Given the contradictions in accounts between Beltran and the Mets, it is unclear whether either side satisfied their duties. Still, we know that the Mets have known from some time about Beltran's knee trouble and about his physician-patient relationship with Steadman. Beltran, in fact, was evaluated by Steadman last June. Also, following the completion of the 2009 season, Beltran had three MRIs on his right knee, with the third MRI, conducted on Dec. 10, revealing a worsening osteoarthritis in his knee. Presumably Beltran and the Mets, including the team's own doctors, have been in communication about how to treat the condition. It thus seems unlikely that the Mets were completely caught off-guard that Beltran would have knee surgery, or that the surgery would be performed by Steadman.
On the other hand, if the respective doctors for the Mets and Beltran disagreed as to Beltran's treatment, a third physician expert may have been appropriate. It would be notable if the Mets requested that Beltran see a third physician or if they designated another physician to perform the knee surgery, and if Beltran declined to meet with a third physician or the physician designated to perform the surgery.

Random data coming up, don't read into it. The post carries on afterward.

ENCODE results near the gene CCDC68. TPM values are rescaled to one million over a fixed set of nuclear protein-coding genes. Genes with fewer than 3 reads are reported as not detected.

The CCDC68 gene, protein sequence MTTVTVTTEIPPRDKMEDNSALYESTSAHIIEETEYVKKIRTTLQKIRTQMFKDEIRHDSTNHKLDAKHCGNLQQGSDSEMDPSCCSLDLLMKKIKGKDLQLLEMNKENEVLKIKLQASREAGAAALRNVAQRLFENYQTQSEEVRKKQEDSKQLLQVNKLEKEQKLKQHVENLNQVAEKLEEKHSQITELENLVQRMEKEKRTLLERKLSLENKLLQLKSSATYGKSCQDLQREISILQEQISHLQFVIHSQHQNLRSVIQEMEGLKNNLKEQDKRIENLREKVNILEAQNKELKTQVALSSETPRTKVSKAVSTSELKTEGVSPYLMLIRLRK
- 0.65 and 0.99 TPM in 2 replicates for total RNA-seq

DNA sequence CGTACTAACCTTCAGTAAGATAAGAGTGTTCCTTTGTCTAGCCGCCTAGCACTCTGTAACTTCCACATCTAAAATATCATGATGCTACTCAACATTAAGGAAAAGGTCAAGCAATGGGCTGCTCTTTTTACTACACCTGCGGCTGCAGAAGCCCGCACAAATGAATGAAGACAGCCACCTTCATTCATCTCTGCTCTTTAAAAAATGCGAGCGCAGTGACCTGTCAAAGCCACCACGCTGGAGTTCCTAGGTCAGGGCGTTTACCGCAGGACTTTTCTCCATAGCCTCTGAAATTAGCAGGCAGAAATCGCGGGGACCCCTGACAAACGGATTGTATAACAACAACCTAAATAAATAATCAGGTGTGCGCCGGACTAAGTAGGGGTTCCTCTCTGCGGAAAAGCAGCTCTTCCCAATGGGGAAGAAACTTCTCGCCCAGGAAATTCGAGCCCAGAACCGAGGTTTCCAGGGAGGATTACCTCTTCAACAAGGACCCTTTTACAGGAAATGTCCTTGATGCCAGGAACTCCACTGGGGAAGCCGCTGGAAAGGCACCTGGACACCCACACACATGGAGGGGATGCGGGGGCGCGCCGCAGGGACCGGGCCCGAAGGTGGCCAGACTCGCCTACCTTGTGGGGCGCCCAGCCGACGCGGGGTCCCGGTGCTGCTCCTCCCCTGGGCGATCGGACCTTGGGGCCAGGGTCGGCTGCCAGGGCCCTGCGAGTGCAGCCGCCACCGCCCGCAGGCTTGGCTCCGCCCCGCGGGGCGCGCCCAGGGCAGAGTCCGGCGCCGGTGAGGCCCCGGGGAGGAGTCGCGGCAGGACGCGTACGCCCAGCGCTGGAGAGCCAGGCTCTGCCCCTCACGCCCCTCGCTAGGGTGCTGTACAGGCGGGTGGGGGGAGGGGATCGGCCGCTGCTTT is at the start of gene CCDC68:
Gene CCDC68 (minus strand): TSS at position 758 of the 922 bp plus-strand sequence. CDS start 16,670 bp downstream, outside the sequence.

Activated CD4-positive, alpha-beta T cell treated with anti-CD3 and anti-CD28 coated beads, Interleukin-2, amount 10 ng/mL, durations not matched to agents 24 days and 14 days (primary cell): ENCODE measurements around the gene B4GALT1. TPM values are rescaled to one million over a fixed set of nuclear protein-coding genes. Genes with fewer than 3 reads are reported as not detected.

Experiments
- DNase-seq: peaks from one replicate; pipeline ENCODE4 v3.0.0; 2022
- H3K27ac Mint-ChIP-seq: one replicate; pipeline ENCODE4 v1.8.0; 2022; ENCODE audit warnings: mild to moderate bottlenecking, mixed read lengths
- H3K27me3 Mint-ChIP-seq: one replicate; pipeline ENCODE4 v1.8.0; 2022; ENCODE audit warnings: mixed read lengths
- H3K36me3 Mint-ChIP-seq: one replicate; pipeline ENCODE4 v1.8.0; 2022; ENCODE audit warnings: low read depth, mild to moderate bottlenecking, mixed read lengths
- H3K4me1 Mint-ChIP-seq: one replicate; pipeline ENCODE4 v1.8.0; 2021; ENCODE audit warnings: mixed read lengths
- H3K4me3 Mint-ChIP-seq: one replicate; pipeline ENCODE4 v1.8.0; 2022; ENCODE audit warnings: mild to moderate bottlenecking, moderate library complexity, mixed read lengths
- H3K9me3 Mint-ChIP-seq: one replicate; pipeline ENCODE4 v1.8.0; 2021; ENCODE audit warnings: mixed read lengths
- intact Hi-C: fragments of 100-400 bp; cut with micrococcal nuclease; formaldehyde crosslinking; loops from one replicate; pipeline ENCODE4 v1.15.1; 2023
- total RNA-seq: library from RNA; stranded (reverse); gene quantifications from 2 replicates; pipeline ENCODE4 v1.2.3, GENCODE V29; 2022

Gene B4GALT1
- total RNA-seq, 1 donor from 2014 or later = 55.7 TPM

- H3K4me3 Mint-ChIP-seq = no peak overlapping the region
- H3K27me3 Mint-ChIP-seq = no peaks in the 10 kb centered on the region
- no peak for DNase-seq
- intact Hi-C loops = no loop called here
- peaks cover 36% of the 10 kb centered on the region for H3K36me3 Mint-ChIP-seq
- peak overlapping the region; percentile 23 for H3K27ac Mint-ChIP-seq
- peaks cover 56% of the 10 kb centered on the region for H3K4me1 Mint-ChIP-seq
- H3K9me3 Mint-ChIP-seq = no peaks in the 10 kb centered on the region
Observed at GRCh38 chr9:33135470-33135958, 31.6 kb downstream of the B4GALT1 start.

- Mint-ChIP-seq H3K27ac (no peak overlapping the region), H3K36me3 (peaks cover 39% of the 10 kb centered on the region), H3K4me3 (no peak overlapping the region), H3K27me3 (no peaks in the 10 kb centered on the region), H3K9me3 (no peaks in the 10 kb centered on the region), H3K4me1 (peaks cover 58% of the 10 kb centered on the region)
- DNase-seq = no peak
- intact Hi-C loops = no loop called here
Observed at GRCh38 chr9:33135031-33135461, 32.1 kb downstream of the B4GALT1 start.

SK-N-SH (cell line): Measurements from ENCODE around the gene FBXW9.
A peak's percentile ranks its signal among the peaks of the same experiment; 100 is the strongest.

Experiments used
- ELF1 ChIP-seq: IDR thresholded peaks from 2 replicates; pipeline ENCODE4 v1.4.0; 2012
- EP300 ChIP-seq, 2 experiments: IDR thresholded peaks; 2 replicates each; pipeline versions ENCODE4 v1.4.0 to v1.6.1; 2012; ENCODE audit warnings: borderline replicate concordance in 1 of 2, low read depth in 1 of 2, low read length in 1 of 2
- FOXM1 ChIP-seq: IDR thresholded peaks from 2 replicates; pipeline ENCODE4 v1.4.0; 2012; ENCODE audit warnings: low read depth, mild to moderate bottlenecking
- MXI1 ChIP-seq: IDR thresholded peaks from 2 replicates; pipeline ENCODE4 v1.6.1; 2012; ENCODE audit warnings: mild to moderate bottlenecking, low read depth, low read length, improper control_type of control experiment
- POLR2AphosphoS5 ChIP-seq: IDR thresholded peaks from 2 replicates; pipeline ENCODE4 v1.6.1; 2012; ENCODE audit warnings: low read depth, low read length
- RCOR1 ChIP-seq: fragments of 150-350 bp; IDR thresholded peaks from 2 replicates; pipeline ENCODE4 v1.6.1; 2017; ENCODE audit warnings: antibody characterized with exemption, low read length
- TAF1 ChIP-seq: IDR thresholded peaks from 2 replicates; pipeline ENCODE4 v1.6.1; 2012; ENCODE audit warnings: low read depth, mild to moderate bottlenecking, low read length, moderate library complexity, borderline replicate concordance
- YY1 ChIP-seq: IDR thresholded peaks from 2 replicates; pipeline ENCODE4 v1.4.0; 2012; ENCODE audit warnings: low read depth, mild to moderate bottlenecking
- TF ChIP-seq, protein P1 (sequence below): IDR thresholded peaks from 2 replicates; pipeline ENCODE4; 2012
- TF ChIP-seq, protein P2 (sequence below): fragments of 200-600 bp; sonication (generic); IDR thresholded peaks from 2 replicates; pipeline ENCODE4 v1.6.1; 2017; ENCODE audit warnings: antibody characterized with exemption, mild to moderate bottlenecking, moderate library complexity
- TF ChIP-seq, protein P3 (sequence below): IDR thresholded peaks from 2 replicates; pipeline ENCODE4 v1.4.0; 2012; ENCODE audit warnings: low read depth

There are a number of possible explanations, and both could be telling the truth as they see it.
One possibility is that Beltran and/or the Mets failed to effectively communicate what was being sought and what was being agreed to. For instance, if the Mets agreed that Beltran could "see" Steadman, did they fail to clarify whether "see" meant that Steadman could only evaluate Beltran, or could Steadman also perform surgery? Or if the Mets agreed that Beltran could have "knee surgery" did they agree to any kind of knee surgery, or only certain kinds? Or if Beltran agreed to let the Mets know in advance what he planned to do, how specific was he expected to be and which Mets official was he supposed to tell? Given their apparent confusion, Beltran and the Mets might have benefited by clarifying their agreement in writing, even if parties sometimes avoid putting understandings in writing for fear of those writings later appearing in litigation.
There also may have been differences of opinions among Mets' ownership, front office personnel and medical staff as to best course of action for Beltran. Those differences may have led to conflicting messages to Beltran and his agent, Scott Boras.